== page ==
Sometimes I wonder what on earth I’m doing. It’s cold, I’m tired and I need some time to relax and simply do nothing. But totally exhausted from a full week of work, I find myself pulling on lycra rather lounging in bed with a cup of tea.
Why? So I can ride up a really steep hill, barely able to breathe, with my cadence dropping ever lower as I struggle to turn the pedals. I grunt, I frown, I get annoyed with myself for being slower than Dave. Then when I get back from riding, I spend the rest of the day alternately stuffing my face and falling asleep, a sofa zombie reading the newspaper.
Two weekends ago I decided to spend one of my precious days off driving for over six hours so that I could ride up a mountain for just two, and I hate driving! The route in question included more than 40 switchbacks, it was going to be very hot and sweaty on the way up and really cold on the way down, oh yeah, and it was really steep and the air would be thin. But suited and booted in a cacophony of colour I trotted out the door, eager as anything to hand over my day to the utterly pointless summiting of a mountain.
On the long drive through the Alps I paused for a moment and wondered what I was doing. I mean it’s a bit odd really, isn’t it?
Cycling can be fun and easy – all breezy rides with a bunch of flowers in your basket as you pop out for a cappuccino - so why deliberately ride up a mountain when it’s so hard? Why do some of us choose such challenges to begin with, or in another curious exhibition of masochism, try and make our rides harder than they need to be? Is there something lacking in our lives, some lingering primeval urge that needs satisfying now so many of us are deskbound?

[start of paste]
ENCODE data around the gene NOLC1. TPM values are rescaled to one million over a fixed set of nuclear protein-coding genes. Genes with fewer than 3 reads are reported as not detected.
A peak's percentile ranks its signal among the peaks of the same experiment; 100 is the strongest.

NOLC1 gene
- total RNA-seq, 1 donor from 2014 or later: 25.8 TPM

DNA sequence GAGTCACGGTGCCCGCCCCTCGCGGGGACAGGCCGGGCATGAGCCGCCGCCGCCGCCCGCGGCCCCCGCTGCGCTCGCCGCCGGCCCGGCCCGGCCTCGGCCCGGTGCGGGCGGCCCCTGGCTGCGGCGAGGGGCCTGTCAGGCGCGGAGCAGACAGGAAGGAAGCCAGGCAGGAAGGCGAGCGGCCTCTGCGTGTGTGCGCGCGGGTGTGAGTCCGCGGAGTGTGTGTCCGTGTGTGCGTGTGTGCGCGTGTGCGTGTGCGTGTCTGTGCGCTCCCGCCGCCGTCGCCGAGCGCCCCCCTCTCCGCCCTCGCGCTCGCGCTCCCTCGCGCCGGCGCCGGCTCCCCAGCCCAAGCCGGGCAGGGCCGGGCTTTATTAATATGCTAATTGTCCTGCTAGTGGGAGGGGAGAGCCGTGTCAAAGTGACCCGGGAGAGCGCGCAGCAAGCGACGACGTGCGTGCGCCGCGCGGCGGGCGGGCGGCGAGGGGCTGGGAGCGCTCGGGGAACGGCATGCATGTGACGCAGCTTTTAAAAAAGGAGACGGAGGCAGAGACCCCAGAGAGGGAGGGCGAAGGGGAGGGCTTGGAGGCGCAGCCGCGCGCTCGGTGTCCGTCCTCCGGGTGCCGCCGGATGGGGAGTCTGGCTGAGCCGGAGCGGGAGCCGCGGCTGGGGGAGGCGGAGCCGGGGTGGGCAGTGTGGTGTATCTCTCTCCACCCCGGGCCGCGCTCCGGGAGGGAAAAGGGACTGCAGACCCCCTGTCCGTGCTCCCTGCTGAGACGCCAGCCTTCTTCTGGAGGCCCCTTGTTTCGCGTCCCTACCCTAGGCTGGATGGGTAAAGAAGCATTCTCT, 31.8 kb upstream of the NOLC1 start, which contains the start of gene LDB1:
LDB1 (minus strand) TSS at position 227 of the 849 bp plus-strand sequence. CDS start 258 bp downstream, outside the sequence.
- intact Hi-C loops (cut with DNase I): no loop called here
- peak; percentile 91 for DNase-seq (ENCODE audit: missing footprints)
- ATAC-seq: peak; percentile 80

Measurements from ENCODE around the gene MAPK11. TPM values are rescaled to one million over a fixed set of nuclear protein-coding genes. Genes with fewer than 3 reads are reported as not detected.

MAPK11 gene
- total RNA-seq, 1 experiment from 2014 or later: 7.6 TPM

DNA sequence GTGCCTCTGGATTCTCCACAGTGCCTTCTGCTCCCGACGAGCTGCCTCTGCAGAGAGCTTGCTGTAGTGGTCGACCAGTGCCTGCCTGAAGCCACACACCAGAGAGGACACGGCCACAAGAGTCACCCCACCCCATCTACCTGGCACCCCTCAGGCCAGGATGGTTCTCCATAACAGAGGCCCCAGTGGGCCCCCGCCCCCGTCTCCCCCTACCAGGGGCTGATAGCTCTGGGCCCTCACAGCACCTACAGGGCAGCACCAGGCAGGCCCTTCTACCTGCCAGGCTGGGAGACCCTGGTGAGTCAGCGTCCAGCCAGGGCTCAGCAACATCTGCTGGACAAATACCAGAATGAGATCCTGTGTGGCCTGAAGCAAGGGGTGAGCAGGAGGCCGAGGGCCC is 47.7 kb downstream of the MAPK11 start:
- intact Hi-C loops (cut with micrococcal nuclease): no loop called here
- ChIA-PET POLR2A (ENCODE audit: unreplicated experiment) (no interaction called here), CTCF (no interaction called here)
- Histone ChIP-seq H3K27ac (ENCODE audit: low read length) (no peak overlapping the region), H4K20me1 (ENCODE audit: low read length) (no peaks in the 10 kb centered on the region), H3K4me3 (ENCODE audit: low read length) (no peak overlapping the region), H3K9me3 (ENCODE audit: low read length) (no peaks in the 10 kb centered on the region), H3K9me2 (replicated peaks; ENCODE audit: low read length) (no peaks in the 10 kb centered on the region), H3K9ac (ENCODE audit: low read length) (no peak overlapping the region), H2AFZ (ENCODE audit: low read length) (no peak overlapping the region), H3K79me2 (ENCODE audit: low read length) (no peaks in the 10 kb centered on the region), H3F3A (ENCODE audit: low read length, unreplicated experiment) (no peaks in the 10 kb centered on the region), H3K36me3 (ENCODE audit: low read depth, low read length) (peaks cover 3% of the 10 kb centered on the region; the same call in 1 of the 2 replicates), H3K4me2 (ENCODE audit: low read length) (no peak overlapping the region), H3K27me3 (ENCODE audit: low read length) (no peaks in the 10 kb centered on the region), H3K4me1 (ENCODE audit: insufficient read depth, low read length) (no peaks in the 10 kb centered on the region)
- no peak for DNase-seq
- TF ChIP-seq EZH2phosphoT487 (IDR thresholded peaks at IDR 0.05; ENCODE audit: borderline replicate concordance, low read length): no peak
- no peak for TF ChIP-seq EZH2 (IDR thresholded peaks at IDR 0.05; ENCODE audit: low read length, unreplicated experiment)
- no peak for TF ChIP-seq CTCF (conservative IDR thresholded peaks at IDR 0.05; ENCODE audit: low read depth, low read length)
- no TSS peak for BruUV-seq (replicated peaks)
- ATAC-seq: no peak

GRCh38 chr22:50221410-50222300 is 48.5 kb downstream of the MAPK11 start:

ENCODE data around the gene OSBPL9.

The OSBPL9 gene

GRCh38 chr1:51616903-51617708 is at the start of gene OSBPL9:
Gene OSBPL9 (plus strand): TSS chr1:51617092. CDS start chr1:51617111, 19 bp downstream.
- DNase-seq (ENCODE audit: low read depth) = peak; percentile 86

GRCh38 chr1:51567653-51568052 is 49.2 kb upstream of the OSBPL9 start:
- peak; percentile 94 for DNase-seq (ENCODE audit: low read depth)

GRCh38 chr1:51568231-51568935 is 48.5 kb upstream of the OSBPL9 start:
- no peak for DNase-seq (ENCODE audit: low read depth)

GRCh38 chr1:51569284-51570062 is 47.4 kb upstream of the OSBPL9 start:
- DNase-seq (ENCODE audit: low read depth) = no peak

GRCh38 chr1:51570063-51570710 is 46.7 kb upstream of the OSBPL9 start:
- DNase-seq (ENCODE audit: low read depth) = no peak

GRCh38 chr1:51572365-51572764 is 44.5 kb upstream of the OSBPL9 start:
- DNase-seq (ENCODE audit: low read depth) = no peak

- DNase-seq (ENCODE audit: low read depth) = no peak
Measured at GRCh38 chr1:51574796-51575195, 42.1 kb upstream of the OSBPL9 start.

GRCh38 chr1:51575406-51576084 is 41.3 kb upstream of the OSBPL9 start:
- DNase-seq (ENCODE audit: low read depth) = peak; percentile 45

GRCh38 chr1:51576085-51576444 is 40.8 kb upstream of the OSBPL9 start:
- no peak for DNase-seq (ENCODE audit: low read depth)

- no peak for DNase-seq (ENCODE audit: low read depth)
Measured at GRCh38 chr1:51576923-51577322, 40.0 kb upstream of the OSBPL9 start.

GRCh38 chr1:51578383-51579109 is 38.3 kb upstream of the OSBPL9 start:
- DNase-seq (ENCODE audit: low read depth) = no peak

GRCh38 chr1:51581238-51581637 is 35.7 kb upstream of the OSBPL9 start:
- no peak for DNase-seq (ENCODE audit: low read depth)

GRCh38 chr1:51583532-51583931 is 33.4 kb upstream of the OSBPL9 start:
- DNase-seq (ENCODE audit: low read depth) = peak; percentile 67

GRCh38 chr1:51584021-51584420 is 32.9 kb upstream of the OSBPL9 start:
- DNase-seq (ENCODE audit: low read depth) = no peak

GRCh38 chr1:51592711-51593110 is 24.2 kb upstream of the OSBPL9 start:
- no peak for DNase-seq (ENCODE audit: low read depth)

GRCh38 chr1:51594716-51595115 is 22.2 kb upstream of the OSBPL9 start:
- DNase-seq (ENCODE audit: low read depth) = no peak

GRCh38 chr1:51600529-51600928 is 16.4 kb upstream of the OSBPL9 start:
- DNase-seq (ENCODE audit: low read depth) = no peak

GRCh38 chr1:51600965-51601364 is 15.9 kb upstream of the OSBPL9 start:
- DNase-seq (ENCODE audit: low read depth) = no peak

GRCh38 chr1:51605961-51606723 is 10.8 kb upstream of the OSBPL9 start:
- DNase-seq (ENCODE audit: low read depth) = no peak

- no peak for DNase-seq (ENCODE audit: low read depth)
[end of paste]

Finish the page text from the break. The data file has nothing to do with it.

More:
I seem utterly incapable of riding my bike in any kind of ‘normal’ manner. I always go harder than I need to or I’ll knowingly select really punishing routes, pushing myself to the point of exhaustion when I’m not even training for anything. It’s a bit silly when you think about it. Does it really matter whether you are fast or not? Who cares whether you can climb that hill in less time than you could a year before? Even I don’t even care – I’ve long stopped analysing Strava standings!
And it’s not just me. I recently received an invite to ride the Etape De Tour with a friend of mine where he said, “Come along, it will be ‘fun,’ kind of.”
We spent the next hour anxiously watching a holding page on the internet so that we could pay 100 Euro each to travel a really long way, spend a load of cash and ride up a hill with lots of strangers. What kind of madness is this? Why were we both drawn to this ‘fun’ in inverted commas, rather than the other kind that doesn’t come with suffering attached?
It would be easy to say it’s because of the reward when you summit a mountain – incredible views, the feeling of accomplishment, perhaps pride in your strength. Or I could say it’s because the descent is so thrilling and the speeds you achieve thundering along with your friends give you a flutter of excitement. And yes, these things are brilliant, and cycling is awesome, and boy, do I love bikes….
But I don’t think that’s it. I don’t think we push ourselves so the enjoyment is heightened by the lengths you’ve gone to stand proud on a mountaintop. Yes, delayed gratification is good, but that’s not really why we do it, is it? The truth of the matter is that cyclists like me enjoy the hard bit as much as we do the reward delivered by that view, that descent or those Strava ‘king of the mountains.’ Which leaves me with just one conclusion… we are all a little bit weird.
Photos: Dave Noakes
& Juliet Elliott